Friday, July 13, 2012

AR 1520 CME Arrival Moved Up!

The above image combines two sets of observations of the sun at 14:45 UTC (10:45 AM EDT) on July 12th from the Solar Dynamics Observatory (SDO) in order to give an impression of what the sun looked like shortly before it unleashed an X1.4 solar flare. The image incorporates light in the 171 Angstrom wavelength (shown in yellow), which shows off giant loops of solar material overlying the middle of the sun over Active Region 1520 (AR 1520) where the flare originated. The second set of observations (in blue) is called a magnetogram, which highlights magnetic fields on the sun. The combined views can help scientists understand the magnetic properties of the sun that lead to giant explosions like flares. Image Credit: NASA/SDO/AIA

Check your tickets. The arrival of the AR 1520 CME has been moved up!

The coronal mass ejection (CME) launched toward Earth by the July 12th X1.4 solar flare is moving faster than originally thought. Analysts at the NASA Goddard Space Weather Lab have revised their forecast accordingly, advancing the cloud's expected arrival time on Saturday, July 14th, to 09:17 UTC (5:17 AM EDT). Weekend auroras are likely.

UPDATE 5:00 PM EDT (21:00 UTC): The NOAA Space Weather Prediction Center is forecasting category G1 (Minor) Geomagnetic Storm activity, with a chance of G2 (Moderate) levels at times through July 15. The S1 (Minor) Solar Radiation Storm persists just above event threshold.

This looks like a good time for a quick refresher on CMEs.

Coronal Mass Ejection Primer

A coronal mass ejection (CME) is a massive burst of solar wind, plasma, and magnetic fields rising above the solar corona or being released into space. CMEs are often associated with other forms of solar activity, most notably solar flares, but a causal relationship between the two has not been established. Most CMEs originate from active regions on Sun's surface, such as groupings of sunspots associated with frequent flares. Near a solar maximum — the period of greatest activity in a solar cycle — the sun produces about three CMEs every day, whereas near a solar minimum — the period of least activity in a solar cycle — there is about one CME every five days.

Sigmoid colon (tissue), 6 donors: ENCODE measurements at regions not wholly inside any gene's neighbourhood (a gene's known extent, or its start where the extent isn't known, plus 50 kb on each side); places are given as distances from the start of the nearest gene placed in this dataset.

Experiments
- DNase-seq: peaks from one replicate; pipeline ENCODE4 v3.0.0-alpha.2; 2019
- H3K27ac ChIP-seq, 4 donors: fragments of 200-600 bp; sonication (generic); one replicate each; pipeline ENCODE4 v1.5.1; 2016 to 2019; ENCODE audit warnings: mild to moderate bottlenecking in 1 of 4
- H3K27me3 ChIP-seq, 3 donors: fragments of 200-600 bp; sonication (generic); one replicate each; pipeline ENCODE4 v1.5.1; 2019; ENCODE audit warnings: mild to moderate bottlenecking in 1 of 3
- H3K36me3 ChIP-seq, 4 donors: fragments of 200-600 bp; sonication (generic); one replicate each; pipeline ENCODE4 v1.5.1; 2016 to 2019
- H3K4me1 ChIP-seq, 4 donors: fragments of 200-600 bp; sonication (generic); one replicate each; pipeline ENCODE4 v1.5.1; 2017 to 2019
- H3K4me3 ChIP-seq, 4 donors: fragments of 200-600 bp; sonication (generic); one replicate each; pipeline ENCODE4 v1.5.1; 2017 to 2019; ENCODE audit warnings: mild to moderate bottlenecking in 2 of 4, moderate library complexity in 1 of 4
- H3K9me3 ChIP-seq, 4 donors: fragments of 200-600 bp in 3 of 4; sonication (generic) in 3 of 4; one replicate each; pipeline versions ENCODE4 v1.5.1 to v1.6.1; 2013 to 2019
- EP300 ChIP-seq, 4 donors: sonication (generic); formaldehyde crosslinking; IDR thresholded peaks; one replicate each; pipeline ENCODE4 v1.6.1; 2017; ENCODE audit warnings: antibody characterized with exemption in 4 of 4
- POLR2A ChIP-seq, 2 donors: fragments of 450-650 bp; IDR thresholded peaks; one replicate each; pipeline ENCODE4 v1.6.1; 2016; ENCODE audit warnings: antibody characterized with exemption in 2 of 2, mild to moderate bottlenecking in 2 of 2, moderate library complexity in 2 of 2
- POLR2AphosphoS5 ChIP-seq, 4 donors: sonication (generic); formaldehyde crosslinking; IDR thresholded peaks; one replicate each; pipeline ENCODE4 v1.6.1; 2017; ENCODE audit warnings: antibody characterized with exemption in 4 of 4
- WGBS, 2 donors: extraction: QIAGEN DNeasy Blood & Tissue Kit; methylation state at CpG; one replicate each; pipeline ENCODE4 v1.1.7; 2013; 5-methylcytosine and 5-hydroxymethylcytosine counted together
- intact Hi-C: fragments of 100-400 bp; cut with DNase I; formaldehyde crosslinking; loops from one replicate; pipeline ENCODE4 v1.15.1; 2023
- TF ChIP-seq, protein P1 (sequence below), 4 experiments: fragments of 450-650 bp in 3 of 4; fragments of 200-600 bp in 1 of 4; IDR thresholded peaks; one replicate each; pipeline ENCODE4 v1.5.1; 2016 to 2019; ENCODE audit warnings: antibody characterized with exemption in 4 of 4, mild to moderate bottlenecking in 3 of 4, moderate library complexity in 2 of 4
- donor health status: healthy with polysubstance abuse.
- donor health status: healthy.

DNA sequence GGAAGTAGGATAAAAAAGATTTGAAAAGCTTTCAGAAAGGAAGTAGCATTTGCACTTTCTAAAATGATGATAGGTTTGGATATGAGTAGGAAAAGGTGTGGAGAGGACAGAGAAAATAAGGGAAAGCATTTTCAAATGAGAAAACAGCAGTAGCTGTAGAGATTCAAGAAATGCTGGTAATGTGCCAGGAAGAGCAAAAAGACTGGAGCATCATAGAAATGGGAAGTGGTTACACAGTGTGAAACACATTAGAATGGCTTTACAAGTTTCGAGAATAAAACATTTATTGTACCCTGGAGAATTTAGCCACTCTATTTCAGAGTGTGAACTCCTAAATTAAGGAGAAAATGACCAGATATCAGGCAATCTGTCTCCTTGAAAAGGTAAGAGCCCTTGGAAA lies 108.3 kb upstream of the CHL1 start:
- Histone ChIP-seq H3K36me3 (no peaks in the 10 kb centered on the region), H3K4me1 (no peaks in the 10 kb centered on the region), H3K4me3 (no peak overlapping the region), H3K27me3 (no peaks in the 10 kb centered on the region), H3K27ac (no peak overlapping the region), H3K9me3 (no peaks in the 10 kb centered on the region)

When a CME reaches Earth, the shock wave causes a geomagnetic storm that may disrupt the Earth's magnetosphere, compressing it on the day side and extending the night-side magnetic tail. When the magnetosphere reconnects on the nightside, it releases power on the order of terawatt scale, which is directed back toward the Earth's upper atmosphere.

This process can cause particularly strong aurorae in large regions around Earth's magnetic poles. These are also known as the Northern Lights (aurora borealis) in the northern hemisphere, and the Southern Lights (aurora australis) in the southern hemisphere. CMEs, along with solar flares, can disrupt radio transmissions and cause damage to satellites and electrical transmission line facilities, resulting in potentially massive and long-lasting power outages.

Humans in space or at high altitudes, for example, in airplanes, risk exposure to intense radiation. Short-term damage may include skin irritation with potential increased risk of developing skin cancer, but it is likely that any affected individuals would recover from any such exposure.

Now, Where Were We?...

As noted earlier, auroras this weekend are likely. Stay tuned...

To see other July 12th images as well as a SDO video of the flare, visit the NASA news release here, .

To monitor solar flare activity minute by minute, visit the "Today's Space Weather" page of NOAA's Space Weather Prediction Center, URL: .

To learn more about the sun and to stay current on solar activity, visit the mission home page of Solar Dynamics Observatory (SDO), .

To catch postings for all my blogs, subscribe on Twitter to . Like what you see? Let me know! Email: .


No comments: